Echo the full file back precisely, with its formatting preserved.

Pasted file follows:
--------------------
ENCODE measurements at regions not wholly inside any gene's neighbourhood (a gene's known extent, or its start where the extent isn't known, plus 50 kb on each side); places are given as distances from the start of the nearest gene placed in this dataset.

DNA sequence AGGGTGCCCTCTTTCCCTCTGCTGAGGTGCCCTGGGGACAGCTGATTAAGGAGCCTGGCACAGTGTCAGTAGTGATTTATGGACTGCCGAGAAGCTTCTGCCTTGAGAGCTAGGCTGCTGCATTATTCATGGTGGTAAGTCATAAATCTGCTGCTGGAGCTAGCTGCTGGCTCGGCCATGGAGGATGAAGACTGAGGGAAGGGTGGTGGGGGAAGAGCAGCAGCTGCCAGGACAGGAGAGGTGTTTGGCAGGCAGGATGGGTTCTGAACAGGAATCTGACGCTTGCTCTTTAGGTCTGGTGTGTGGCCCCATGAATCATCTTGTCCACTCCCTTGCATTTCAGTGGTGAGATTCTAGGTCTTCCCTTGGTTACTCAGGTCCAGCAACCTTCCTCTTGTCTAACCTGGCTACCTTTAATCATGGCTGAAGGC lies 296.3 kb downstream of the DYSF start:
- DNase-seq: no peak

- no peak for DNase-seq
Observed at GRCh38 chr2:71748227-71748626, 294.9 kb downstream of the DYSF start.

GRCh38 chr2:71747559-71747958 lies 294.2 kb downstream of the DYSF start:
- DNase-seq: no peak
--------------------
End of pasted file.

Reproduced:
ENCODE measurements at regions not wholly inside any gene's neighbourhood (a gene's known extent, or its start where the extent isn't known, plus 50 kb on each side); places are given as distances from the start of the nearest gene placed in this dataset.

DNA sequence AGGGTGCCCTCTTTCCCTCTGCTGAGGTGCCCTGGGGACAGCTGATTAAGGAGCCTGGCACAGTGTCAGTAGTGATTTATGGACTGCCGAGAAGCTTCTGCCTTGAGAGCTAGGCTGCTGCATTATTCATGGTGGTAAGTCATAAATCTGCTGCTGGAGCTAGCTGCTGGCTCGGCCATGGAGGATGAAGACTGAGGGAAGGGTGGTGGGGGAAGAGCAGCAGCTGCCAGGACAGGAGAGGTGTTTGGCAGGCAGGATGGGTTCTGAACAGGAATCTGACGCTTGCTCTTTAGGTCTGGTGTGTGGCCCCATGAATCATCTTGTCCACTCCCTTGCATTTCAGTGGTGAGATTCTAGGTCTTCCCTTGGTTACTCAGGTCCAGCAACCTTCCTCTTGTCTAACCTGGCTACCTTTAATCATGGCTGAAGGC lies 296.3 kb downstream of the DYSF start:
- DNase-seq: no peak

- no peak for DNase-seq
Observed at GRCh38 chr2:71748227-71748626, 294.9 kb downstream of the DYSF start.

GRCh38 chr2:71747559-71747958 lies 294.2 kb downstream of the DYSF start:
- DNase-seq: no peak